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The Protection of Sexual Autonomy under International Criminal Law: The International Criminal Court and the Challenge of Defining Rape

Grewal, Kiran. 2012. The Protection of Sexual Autonomy under International Criminal Law: The International Criminal Court and the Challenge of Defining Rape. Journal of International Criminal Justice, 10(2), pp. 373-396. ISSN 1478-1387 [Article]

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Abstract or Description

The express inclusion of various crimes of gender-based and sexual violence in the Rome Statute is closely connected with the increased international attention given to these crimes in recent years, most particularly in the form of prosecutions by the ad hoc tribunals. However, while these first prosecutions were celebrated as revolutionary, a conflict has emerged between the consent-based and the broader coercive circumstance approaches to rape. Not only do the International Criminal Court (ICC) instruments as they stand do little to clarify the issue but, bearing in mind the operation of Article 21, there are likely to be various competing pressures on the ICC in defining and prosecuting rape. This article argues that the ICC can address this challenge by providing a clear statement in its first judgments on point that the central principle underlying the definition of rape under international law is the protection of sexual autonomy.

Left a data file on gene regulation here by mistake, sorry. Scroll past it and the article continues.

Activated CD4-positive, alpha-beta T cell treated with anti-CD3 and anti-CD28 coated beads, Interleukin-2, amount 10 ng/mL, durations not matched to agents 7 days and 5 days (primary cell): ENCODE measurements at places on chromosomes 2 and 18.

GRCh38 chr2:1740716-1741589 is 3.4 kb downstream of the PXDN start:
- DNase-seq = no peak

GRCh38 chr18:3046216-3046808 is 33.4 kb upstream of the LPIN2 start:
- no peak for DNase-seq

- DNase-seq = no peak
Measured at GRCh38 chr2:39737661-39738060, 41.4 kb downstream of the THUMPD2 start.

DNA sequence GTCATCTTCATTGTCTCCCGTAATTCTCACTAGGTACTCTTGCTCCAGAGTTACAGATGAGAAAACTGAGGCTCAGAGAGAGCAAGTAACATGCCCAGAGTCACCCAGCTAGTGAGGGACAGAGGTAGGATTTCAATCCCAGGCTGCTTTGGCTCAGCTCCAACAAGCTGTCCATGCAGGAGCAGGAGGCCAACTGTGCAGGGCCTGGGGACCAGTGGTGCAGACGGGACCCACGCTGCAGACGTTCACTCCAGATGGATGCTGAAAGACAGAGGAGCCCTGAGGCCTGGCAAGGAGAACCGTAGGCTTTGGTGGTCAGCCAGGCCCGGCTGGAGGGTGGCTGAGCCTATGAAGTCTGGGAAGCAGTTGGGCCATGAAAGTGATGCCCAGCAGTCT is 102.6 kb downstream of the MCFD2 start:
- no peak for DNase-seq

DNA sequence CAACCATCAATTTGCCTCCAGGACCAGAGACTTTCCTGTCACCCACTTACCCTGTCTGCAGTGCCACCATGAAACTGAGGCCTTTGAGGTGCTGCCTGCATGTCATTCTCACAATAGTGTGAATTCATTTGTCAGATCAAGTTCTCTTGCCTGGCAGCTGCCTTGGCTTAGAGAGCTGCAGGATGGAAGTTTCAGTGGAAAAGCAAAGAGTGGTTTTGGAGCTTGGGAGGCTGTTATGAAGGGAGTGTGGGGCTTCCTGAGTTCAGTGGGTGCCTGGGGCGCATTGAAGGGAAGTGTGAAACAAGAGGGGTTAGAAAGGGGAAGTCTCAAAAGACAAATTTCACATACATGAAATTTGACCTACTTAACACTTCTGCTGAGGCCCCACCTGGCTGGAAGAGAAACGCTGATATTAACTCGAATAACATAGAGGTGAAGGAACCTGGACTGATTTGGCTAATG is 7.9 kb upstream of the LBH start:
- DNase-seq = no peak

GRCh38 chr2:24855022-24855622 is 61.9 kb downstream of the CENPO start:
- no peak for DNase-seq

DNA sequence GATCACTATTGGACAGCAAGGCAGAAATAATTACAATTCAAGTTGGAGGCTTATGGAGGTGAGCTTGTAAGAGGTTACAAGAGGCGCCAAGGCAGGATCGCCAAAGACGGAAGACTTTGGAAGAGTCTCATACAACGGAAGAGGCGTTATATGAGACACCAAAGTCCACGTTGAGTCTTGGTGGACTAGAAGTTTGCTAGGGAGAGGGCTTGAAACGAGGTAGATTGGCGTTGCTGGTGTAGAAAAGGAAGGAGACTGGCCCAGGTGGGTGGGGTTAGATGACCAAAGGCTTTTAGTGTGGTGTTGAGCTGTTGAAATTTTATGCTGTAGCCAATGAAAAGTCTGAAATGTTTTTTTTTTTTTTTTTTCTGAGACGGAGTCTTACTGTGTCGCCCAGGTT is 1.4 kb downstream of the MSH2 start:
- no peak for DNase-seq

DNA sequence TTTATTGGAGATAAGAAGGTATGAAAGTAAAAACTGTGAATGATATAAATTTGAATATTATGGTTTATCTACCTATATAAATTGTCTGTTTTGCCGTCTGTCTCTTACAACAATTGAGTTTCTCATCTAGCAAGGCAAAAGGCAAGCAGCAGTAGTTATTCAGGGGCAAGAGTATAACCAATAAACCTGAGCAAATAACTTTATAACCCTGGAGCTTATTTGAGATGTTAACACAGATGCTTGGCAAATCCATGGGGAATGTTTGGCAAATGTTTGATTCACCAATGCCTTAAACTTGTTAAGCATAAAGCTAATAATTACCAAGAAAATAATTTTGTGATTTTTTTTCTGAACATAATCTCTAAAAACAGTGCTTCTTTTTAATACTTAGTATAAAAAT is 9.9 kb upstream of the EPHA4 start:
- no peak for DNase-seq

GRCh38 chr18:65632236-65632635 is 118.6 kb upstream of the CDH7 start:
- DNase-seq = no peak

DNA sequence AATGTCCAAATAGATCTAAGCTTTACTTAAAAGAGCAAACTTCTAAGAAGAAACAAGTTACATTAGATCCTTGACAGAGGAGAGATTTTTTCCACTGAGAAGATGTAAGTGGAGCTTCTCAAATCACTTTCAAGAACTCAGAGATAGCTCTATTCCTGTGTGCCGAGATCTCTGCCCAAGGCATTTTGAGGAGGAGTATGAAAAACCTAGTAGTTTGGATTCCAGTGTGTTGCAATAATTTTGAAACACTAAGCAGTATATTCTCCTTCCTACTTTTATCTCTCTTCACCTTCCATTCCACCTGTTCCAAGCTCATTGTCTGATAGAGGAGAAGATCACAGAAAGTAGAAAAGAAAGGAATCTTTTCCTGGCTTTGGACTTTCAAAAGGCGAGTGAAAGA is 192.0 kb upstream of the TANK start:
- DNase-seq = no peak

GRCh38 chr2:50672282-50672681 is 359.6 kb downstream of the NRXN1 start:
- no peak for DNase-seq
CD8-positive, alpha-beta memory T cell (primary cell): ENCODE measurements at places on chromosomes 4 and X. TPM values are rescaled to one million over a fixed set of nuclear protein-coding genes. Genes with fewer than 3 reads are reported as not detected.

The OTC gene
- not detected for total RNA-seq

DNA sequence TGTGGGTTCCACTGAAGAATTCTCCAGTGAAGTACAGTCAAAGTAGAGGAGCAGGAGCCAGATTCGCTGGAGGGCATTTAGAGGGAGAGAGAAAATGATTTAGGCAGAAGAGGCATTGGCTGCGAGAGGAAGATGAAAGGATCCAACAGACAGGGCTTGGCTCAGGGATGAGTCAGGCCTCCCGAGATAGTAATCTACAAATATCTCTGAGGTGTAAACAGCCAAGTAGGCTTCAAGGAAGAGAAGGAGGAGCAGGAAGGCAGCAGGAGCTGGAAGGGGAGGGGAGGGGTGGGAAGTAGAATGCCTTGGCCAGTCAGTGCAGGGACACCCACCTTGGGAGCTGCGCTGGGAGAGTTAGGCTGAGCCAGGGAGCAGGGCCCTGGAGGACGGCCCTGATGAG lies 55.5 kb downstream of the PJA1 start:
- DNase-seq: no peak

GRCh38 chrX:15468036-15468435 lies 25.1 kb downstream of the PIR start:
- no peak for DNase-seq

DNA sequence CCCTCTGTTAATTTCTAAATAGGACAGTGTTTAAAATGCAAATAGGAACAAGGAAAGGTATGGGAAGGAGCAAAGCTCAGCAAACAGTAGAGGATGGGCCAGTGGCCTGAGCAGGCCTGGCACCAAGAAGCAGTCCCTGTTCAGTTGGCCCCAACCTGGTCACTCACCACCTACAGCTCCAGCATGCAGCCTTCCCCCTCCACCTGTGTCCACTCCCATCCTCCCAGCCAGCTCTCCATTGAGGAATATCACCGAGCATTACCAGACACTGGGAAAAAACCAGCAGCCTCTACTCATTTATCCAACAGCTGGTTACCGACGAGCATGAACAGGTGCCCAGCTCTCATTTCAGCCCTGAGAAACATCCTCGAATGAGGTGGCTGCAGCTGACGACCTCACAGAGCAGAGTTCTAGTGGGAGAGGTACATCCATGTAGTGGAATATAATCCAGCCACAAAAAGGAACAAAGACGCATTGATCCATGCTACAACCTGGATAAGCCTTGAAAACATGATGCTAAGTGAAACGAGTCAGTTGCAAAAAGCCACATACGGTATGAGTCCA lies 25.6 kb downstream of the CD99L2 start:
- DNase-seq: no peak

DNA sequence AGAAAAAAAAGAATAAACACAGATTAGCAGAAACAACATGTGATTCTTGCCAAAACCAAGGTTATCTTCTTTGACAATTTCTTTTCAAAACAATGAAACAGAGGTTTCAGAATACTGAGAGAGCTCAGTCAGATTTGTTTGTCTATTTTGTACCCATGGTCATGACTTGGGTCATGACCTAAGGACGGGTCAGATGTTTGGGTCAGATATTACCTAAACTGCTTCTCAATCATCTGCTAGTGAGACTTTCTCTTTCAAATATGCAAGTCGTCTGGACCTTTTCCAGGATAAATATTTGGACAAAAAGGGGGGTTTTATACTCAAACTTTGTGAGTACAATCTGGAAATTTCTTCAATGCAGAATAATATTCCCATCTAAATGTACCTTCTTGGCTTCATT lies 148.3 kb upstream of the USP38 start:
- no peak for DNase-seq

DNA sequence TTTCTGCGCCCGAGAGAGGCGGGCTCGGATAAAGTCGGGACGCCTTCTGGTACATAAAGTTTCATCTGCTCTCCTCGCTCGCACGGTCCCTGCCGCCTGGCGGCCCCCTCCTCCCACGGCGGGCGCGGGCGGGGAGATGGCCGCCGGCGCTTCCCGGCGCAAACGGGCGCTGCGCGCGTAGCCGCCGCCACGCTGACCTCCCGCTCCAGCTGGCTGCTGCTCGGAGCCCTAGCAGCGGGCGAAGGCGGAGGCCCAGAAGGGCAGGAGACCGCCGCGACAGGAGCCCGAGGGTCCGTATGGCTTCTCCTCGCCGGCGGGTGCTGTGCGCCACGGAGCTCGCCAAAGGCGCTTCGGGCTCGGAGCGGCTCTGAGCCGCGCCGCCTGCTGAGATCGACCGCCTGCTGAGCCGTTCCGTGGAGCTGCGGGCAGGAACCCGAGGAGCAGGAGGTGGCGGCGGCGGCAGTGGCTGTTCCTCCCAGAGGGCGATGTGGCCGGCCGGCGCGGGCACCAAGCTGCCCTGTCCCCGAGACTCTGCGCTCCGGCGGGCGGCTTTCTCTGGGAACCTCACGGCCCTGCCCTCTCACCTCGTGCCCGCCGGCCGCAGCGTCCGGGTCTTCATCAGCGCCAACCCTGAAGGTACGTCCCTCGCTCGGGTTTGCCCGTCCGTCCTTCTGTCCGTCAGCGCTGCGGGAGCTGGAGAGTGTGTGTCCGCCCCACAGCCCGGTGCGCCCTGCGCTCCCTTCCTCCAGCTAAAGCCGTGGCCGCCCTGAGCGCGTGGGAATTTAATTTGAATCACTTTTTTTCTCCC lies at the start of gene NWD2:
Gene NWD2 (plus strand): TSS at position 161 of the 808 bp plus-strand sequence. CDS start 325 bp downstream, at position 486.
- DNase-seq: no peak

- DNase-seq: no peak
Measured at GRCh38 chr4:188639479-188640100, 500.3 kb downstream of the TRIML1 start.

Item Type:

Article

Identification Number (DOI):

https://doi.org/10.1093/jicj/mqs012

Departments, Centres and Research Units:

Sociology

Dates:

DateEvent
27 March 2012Published

Item ID:

22151

Date Deposited:

07 Nov 2017 12:06

Last Modified:

07 Nov 2017 14:35

Peer Reviewed:

Yes, this version has been peer-reviewed.

URI:

http://research.gold.ac.uk/id/eprint/22151

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